Ted Crawford (Anthony Hopkins), a gifted engineer in Los Angeles, discovers his wife has an affair with detective Robert Nunally. Crawford confronts her, shoots her, resulting in her coma, and confesses the crime to detective Nunally at the scene.
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A battle of wits ensues with coming man deputy D.A. Will Beachum (Ryan Gosling). He is preoccupied, making preparations for his transition from criminal law to corporate attorney for a prestigious law firm. At the trial, Crawford acts as his own attorney and discloses that Nunally, the arresting officer, was not only sleeping with his wife, but assaulted him on his arrest, and was also present at his interrogation. Consequently Crawford's confession is ruled out as evidence. Then Beachum finds out that Crawford's gun has never been fired, which is puzzling, because the house had been under surveillance from the time of the shooting to the arrest of Crawford. Tempted, Beachum decides against Nunally's idea to plant false evidence to incriminate Crawford. And lacking new evidence, Beachum is forced to give up the trial, and Crawford is free to go.
Beachum's job with the renowned firm is now history. However, he also starts to see the value of his job as D.A. Realizing that Crawford plans on ridding himself of his wife - and only eyewitness to the crime - once and for all, Beachum succeeds in organizing a court order to keep her on life-support, but is unable to prevent the hospital staff from turning it off.
A cell phone mix-up makes Beachum realize that Nunally and Crawford used the same gun type. He reasons that, beforehand, Crawford must have switched his gun with Nunally's at the hotel room where his wife and he rendezvoused. Then he shot his wife with Nunally's gun, and the detective arrived carrying Crawford's. While Nunally tried to revive her, Crawford reloaded his gun and put it where the detective had left Crawford's gun, which Crawford then took. Distracted, Nunally hadn't noticed the switch. When Crawford appeared flaunting his gun, the detective assaulted him, unknowingly holstering the murder weapon, and having the unused gun taken into evidence.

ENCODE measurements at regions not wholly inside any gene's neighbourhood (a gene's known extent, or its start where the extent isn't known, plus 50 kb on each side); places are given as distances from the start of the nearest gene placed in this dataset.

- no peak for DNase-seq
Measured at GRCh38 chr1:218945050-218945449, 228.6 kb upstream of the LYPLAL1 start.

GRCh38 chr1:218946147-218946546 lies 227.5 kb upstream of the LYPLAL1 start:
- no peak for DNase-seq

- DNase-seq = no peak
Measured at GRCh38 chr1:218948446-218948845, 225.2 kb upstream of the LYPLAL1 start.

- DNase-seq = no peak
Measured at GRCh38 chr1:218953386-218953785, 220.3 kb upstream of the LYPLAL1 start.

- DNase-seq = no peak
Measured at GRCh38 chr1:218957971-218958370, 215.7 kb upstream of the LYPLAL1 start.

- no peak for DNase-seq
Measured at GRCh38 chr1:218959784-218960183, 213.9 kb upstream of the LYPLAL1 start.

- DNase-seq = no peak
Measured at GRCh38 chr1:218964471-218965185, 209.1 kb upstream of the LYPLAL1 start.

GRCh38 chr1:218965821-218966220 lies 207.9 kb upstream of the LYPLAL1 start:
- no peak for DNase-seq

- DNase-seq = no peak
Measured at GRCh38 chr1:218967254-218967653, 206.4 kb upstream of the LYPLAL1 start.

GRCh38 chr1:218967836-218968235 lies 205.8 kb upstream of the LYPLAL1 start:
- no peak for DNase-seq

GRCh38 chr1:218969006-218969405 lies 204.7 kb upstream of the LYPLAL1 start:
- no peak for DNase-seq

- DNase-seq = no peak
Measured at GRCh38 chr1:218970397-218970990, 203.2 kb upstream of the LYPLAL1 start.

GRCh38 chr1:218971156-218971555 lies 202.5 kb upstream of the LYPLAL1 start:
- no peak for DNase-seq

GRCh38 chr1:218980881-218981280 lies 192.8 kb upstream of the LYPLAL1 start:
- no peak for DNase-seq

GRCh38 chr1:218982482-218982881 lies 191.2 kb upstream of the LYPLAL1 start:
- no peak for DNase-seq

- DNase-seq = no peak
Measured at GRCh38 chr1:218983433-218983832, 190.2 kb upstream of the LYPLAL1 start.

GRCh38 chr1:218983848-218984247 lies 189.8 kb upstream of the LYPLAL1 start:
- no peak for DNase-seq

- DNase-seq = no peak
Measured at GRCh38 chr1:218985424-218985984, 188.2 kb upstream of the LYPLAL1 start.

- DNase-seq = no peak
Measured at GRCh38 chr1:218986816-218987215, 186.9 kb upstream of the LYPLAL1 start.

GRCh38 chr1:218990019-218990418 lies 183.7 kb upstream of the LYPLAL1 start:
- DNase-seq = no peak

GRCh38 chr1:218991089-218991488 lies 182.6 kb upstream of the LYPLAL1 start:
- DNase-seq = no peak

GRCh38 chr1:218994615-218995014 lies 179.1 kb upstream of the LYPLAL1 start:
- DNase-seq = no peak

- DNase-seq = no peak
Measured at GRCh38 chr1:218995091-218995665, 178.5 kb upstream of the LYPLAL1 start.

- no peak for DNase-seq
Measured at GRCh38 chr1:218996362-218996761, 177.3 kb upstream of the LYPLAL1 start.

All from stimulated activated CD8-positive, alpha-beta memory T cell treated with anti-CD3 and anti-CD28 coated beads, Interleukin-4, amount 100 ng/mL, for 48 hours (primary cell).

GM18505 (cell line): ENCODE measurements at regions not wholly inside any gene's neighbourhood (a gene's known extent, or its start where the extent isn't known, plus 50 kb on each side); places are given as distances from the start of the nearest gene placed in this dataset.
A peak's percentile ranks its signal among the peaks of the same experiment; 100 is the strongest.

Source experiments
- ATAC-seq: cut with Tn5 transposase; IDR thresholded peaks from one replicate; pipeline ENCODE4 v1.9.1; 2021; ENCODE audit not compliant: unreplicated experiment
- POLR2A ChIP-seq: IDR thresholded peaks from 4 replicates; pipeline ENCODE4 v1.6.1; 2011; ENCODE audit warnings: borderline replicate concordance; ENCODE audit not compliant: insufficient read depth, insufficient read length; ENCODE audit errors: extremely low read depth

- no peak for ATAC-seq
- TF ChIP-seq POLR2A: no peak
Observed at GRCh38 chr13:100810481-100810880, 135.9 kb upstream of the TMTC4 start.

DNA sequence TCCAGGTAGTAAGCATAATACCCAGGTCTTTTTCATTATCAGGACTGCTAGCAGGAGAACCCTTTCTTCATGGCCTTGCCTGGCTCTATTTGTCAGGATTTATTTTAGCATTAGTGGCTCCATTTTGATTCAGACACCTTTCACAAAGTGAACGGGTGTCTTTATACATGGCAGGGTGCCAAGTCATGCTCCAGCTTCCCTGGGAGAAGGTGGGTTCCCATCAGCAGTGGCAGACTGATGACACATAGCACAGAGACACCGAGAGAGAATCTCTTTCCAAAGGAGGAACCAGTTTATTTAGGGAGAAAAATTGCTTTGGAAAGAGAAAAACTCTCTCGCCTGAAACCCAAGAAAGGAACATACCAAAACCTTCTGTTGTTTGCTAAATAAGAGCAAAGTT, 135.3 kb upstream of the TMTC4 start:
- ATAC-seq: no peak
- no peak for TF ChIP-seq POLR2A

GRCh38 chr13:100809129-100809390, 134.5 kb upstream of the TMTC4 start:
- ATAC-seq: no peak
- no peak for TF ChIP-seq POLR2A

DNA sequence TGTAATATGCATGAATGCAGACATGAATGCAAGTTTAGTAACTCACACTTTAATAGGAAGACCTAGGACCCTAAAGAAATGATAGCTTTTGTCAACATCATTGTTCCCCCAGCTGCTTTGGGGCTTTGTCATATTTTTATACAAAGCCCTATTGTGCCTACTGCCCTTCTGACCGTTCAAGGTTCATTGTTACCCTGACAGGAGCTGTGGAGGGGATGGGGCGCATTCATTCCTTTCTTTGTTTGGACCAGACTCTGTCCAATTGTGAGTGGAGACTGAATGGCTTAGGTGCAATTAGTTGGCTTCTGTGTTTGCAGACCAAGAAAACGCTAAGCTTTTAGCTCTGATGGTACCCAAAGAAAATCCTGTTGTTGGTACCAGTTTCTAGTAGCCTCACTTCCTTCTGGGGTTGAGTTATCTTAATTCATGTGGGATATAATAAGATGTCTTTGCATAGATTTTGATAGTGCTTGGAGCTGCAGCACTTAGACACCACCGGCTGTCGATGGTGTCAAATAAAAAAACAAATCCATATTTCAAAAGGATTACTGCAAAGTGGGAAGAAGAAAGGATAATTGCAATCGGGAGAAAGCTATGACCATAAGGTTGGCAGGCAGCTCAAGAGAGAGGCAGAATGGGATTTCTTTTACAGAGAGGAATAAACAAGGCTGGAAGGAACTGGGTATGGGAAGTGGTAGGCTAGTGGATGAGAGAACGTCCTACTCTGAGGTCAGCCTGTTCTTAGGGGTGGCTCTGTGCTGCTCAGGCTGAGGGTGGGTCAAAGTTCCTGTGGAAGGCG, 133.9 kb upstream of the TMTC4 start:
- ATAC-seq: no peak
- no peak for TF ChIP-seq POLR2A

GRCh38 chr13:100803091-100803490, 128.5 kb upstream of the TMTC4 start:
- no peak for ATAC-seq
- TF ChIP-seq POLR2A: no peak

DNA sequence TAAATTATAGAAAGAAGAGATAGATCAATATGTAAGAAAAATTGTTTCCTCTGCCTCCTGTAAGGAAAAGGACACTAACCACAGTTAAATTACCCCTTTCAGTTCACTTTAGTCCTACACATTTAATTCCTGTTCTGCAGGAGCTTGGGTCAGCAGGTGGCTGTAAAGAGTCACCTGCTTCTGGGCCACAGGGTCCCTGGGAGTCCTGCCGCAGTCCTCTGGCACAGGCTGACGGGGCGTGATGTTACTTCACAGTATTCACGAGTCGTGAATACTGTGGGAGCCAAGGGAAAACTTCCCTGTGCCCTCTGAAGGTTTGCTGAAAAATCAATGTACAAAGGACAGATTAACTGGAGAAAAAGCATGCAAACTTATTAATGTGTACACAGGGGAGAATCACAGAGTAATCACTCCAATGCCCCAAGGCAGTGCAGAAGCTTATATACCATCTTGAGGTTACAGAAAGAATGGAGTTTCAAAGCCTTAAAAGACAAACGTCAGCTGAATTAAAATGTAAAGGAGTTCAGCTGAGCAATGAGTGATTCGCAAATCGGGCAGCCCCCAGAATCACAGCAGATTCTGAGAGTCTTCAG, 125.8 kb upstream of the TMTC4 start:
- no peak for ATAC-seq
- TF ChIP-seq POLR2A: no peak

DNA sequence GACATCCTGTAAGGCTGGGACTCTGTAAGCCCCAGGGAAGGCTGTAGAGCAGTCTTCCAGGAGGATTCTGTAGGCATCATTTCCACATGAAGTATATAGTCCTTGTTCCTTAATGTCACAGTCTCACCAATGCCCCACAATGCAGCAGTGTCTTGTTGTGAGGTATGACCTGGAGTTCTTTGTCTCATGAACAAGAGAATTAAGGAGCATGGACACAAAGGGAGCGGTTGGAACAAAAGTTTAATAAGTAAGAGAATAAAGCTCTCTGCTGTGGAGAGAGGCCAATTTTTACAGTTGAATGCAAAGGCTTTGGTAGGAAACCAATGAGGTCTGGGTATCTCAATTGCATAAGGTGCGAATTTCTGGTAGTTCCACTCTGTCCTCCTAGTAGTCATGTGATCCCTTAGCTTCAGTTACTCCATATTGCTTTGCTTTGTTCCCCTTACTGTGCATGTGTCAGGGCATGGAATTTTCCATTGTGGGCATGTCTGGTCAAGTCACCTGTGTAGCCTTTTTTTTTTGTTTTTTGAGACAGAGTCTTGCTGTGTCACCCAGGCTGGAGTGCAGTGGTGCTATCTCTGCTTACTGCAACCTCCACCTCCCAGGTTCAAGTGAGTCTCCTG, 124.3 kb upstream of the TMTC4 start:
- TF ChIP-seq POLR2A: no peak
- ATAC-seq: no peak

Beachum shows Crawford the new evidence. Since his wife has now died, the bullet inside her head can be recovered and matched with the detective's gun. Crawford confesses, assuming to be protected under the Double Jeopardy Clause. However, Beachum discloses that by shutting down his wife's life-support, Crawford can now be prosecuted for murder, previously only having been tried for attempted murder.
Best part of story, including ending:
It's an intelligent story about an interesting battle of wits.
Best scene in story:
Where he gets him in the end, because double jeopardy doesn't apply here.
Opinion about the main character:
He is a rising star who is about to choose for himself but changes course and decides to serve the public cause, seeing the value of it in the face of evil.